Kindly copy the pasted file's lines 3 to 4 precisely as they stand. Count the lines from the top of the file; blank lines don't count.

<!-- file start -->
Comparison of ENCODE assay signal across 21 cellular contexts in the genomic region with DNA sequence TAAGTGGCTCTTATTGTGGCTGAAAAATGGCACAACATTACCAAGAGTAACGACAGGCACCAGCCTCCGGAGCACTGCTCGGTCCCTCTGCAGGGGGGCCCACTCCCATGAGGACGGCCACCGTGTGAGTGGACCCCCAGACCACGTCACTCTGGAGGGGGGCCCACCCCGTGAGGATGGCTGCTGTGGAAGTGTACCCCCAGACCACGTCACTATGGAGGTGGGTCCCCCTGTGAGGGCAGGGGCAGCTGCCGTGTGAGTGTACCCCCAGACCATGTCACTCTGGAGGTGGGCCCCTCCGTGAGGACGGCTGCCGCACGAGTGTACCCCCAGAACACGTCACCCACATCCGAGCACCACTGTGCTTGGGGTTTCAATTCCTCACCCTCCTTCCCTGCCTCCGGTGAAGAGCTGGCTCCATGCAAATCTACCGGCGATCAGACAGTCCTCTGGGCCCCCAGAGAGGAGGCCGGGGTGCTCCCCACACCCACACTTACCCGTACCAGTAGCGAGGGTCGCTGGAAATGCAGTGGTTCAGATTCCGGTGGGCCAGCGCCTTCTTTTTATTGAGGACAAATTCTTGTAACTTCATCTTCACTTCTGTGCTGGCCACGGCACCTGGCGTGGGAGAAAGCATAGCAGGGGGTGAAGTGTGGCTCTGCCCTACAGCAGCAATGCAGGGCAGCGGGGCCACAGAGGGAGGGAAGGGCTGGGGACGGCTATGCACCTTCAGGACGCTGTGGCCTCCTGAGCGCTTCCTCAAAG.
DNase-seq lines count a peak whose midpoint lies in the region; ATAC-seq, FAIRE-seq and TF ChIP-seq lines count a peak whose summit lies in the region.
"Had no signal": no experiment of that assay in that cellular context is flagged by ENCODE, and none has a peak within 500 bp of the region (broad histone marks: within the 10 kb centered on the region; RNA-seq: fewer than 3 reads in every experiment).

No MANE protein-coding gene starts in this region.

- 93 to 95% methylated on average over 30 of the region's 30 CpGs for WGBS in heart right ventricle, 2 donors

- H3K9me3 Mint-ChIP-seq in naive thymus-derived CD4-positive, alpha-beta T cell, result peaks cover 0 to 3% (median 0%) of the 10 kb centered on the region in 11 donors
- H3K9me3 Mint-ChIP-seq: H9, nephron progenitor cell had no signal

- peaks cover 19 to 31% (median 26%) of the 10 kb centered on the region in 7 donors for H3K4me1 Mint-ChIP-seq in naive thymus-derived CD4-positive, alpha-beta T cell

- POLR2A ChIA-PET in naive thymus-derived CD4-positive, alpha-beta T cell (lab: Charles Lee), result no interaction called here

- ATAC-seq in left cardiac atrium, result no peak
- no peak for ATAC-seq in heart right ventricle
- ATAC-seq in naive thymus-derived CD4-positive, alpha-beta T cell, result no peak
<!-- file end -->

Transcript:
"Had no signal": no experiment of that assay in that cellular context is flagged by ENCODE, and none has a peak within 500 bp of the region (broad histone marks: within the 10 kb centered on the region; RNA-seq: fewer than 3 reads in every experiment).

No MANE protein-coding gene starts in this region.